Wednesday, 19 March 2014

Singing Sparrows

Quite a few Garden Bird Surveyors noted the past,mild winter as a bit on the quiet side for birds.  Winter thrushes either stayed in the fields are didn't come to us at all from the continent. Similarly, finch flocks were a bit smaller than usual.  

Given the lack of flocks previously, at the weekend I was happy to note a conspicuous,decent gathering of Linnets up the top of the garden. There were perhaps 50 or 60 birds.  These were not recorded all winter on the survey so I speculate as to why the sudden arrival?  

Linnet (c. Michael Finn)

Linnets are partial migrants and some of our birds move south and west in winter, and these could be returning, en route to higher breeding grounds.  However, these birds could possibly have just relocated a few miles - displaced as farming activity moves into top gear, spring ploughing began as soon as the rain stopped and stubbles are disappearing fast under the shiny, silver blades of the huge plough.

Male House Sparrow (c. OOS)

A bird that just made my winter garden list is the House Sparrow: they are usually inconspicuous with us, and we have just two birds.  Right now they are holding their usual territory, the fairly monotonous but chirpy song is delivered from the apex of the roof, with the tell tale gap between ridge tile and mortar forming an entrance hall to an untidy nest, no doubt.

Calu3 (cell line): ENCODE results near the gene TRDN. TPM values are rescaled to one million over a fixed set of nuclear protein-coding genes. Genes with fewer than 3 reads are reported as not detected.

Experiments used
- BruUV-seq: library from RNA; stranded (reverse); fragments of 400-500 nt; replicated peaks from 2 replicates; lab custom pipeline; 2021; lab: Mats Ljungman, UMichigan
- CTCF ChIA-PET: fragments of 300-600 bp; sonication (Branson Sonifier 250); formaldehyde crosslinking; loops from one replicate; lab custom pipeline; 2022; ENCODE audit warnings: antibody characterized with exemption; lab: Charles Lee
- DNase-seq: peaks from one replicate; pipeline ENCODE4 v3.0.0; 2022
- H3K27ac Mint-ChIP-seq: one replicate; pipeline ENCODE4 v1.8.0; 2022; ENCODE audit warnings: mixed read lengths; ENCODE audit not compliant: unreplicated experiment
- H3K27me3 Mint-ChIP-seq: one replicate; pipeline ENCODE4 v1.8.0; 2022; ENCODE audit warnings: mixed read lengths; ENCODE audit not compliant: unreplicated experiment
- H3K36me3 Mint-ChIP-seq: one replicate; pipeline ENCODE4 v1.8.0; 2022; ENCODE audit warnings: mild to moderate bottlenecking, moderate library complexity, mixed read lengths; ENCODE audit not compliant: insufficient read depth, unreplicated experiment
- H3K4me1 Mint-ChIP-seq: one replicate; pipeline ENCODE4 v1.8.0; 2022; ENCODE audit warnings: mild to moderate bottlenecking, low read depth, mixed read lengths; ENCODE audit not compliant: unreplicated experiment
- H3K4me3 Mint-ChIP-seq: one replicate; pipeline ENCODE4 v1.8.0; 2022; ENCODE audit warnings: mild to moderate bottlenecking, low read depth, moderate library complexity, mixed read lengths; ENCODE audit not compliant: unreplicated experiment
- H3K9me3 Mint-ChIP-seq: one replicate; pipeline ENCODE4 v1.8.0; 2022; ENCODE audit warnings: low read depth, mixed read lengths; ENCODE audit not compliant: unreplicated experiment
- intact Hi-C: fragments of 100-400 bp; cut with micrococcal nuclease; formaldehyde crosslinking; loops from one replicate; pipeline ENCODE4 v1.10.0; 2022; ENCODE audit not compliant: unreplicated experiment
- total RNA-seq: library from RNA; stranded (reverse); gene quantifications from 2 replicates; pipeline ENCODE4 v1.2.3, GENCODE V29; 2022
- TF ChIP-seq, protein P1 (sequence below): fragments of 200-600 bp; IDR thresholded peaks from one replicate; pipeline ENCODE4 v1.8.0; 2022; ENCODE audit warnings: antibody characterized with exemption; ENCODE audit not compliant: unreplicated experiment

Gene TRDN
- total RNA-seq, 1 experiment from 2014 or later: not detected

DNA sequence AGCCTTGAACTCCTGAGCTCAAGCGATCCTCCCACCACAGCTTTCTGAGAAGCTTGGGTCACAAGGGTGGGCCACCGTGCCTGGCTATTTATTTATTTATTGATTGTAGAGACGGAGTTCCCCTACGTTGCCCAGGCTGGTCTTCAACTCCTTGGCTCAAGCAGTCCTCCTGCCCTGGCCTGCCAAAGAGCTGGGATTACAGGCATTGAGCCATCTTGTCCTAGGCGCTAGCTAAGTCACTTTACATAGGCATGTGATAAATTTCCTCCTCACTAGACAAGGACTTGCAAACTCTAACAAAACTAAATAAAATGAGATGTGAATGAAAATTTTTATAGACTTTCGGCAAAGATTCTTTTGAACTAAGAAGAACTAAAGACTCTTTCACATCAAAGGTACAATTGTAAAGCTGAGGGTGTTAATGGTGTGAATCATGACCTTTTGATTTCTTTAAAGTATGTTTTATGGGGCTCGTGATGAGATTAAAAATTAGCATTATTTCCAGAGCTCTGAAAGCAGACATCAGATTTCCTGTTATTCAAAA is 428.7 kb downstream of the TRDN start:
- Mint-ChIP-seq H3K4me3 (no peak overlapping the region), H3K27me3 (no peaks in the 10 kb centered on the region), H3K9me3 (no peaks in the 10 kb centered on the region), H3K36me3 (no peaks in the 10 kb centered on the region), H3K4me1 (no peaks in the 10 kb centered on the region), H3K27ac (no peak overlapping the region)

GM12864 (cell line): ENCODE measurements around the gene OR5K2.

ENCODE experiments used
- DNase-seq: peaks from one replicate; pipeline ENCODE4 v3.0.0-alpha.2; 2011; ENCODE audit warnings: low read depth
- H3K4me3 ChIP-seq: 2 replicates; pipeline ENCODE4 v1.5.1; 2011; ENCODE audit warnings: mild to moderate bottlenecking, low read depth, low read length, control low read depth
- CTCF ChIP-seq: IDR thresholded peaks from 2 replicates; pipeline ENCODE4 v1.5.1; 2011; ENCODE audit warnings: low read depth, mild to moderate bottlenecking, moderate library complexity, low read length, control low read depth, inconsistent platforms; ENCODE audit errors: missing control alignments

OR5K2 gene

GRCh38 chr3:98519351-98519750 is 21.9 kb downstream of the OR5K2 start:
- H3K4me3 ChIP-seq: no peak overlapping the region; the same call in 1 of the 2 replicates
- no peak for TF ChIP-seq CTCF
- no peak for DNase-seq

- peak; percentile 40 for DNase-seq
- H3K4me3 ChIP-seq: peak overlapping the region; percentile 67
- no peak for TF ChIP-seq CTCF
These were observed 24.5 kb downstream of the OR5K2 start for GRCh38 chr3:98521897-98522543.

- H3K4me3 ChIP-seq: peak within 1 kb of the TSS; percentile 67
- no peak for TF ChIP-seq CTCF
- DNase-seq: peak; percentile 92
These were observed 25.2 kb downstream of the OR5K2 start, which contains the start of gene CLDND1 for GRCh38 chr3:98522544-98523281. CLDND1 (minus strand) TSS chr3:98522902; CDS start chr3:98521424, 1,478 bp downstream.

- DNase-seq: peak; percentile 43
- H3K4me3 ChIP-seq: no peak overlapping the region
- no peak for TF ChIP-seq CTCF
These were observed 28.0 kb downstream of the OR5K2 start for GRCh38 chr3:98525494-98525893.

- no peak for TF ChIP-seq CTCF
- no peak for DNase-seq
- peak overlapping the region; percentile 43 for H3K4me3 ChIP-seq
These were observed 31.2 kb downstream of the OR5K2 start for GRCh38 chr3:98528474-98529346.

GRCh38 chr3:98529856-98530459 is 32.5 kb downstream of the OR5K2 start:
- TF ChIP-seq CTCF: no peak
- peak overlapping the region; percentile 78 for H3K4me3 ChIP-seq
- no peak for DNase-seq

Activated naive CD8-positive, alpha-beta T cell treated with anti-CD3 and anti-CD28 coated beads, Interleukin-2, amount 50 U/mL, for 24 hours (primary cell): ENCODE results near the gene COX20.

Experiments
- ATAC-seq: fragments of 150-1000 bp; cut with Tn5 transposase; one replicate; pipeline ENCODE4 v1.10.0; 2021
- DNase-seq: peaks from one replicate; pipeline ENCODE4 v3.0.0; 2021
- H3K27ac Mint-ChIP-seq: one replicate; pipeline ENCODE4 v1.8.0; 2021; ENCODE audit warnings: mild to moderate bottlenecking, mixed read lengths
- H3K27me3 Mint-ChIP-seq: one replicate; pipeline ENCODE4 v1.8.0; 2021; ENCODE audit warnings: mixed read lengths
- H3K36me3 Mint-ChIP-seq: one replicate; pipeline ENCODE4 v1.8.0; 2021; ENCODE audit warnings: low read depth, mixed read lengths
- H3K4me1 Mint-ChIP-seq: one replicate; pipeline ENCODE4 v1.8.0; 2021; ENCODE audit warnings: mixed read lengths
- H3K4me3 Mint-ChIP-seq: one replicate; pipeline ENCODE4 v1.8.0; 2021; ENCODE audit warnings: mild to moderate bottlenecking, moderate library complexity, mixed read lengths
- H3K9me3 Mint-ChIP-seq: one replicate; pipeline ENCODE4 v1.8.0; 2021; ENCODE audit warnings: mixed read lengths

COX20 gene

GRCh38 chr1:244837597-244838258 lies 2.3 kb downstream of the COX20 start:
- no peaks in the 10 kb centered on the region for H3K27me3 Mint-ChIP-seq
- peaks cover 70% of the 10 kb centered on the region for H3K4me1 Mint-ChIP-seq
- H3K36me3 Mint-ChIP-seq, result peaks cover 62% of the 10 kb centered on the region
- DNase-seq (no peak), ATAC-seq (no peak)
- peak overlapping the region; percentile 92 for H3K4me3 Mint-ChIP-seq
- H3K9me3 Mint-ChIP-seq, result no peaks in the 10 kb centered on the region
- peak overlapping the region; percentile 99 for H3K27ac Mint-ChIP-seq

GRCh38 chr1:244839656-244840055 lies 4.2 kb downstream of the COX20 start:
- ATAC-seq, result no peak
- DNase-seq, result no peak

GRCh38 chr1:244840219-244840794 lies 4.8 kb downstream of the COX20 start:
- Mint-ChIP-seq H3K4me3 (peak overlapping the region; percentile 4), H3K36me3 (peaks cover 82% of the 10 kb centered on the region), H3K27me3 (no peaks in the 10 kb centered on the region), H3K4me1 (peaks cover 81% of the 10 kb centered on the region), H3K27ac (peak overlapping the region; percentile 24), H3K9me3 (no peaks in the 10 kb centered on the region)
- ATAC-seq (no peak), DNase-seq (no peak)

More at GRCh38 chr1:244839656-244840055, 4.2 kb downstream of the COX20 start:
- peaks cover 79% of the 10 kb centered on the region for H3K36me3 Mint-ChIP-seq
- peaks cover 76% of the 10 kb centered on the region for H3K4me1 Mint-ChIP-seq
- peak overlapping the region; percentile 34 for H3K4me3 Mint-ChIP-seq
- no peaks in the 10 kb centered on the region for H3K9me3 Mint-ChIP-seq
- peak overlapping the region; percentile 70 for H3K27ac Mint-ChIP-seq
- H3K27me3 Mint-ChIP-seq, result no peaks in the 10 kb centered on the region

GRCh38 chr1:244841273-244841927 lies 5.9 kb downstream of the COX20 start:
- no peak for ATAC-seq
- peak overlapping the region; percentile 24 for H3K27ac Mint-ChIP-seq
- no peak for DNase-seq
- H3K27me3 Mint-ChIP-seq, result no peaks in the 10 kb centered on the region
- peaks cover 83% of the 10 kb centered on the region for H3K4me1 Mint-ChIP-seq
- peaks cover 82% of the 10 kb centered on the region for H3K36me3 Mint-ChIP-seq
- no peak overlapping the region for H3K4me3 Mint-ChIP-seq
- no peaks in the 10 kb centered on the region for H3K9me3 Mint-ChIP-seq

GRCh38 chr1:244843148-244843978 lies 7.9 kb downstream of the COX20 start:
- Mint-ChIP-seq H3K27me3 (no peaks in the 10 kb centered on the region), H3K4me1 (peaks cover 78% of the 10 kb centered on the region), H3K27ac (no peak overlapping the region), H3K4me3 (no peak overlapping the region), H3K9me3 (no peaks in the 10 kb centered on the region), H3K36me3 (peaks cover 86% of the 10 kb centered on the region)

Female House Sparrow (c.OOS)

Saturday, 1 March 2014

Spring Colours

Blue Tit (c.OOS)

There's still another day or so to go with the Garden Bird Survey: However, there's a real spring feeling in the air: birdsong no doubt triggered by the perceptible difference in the length of daylight and quality of light.

The garden has definitely woken from its winter rest, Hellebores have been in  flower for some time now, as has the Witch Hazel.  Best of all is the Cornelian Cherry, cornus mas, which has clouds of tiny yellow blossoms right now, the first good show from a few plants that went into the ground four years ago: worth the wait!

Cornelian Cherry (c.OOS

All together now!

The Blue Tits have appeared in great numbers, up to ten birds at a time, leading to a few squabbles and shows of territorial behaviour:.  Nestboxes are likely to be inspected, but there's plenty of time to feed up and get into the best condition for the breeding season.

A young Sika deer is showing a trust in us and browses the grass through the day and indeed, rests up in a corner where it is reasonably concealed.  Tameness might not be in its best interest, though theres no threat with us, it might need to show more wildness, if it wanders.

Young Sika deer rests up under a Larch. (c.OOS)